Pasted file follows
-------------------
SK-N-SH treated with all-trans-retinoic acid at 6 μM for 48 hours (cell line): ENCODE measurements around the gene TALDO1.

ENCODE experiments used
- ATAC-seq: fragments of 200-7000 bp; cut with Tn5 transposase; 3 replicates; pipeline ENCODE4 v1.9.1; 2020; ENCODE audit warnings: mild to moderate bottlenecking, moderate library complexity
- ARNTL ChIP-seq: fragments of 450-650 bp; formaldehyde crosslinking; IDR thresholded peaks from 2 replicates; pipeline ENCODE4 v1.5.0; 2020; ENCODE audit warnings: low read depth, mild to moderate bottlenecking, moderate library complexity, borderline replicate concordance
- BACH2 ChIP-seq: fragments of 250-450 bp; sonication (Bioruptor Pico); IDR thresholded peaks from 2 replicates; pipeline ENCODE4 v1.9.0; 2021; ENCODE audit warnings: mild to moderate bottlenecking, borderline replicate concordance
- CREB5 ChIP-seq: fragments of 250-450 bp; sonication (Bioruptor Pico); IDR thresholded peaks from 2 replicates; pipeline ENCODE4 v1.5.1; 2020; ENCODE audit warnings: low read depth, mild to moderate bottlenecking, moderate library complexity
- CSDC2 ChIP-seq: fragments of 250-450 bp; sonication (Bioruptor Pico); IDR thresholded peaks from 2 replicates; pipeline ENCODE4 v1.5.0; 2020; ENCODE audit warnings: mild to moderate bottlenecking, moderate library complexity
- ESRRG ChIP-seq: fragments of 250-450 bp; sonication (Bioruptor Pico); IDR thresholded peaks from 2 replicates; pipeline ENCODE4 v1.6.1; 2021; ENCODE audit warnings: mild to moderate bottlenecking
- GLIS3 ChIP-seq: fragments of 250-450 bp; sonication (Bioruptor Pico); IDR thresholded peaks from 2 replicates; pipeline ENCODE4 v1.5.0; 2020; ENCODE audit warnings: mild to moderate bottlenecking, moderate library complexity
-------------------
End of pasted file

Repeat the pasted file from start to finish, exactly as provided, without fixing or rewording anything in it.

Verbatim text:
SK-N-SH treated with all-trans-retinoic acid at 6 μM for 48 hours (cell line): ENCODE measurements around the gene TALDO1.

ENCODE experiments used
- ATAC-seq: fragments of 200-7000 bp; cut with Tn5 transposase; 3 replicates; pipeline ENCODE4 v1.9.1; 2020; ENCODE audit warnings: mild to moderate bottlenecking, moderate library complexity
- ARNTL ChIP-seq: fragments of 450-650 bp; formaldehyde crosslinking; IDR thresholded peaks from 2 replicates; pipeline ENCODE4 v1.5.0; 2020; ENCODE audit warnings: low read depth, mild to moderate bottlenecking, moderate library complexity, borderline replicate concordance
- BACH2 ChIP-seq: fragments of 250-450 bp; sonication (Bioruptor Pico); IDR thresholded peaks from 2 replicates; pipeline ENCODE4 v1.9.0; 2021; ENCODE audit warnings: mild to moderate bottlenecking, borderline replicate concordance
- CREB5 ChIP-seq: fragments of 250-450 bp; sonication (Bioruptor Pico); IDR thresholded peaks from 2 replicates; pipeline ENCODE4 v1.5.1; 2020; ENCODE audit warnings: low read depth, mild to moderate bottlenecking, moderate library complexity
- CSDC2 ChIP-seq: fragments of 250-450 bp; sonication (Bioruptor Pico); IDR thresholded peaks from 2 replicates; pipeline ENCODE4 v1.5.0; 2020; ENCODE audit warnings: mild to moderate bottlenecking, moderate library complexity
- ESRRG ChIP-seq: fragments of 250-450 bp; sonication (Bioruptor Pico); IDR thresholded peaks from 2 replicates; pipeline ENCODE4 v1.6.1; 2021; ENCODE audit warnings: mild to moderate bottlenecking
- GLIS3 ChIP-seq: fragments of 250-450 bp; sonication (Bioruptor Pico); IDR thresholded peaks from 2 replicates; pipeline ENCODE4 v1.5.0; 2020; ENCODE audit warnings: mild to moderate bottlenecking, moderate library complexity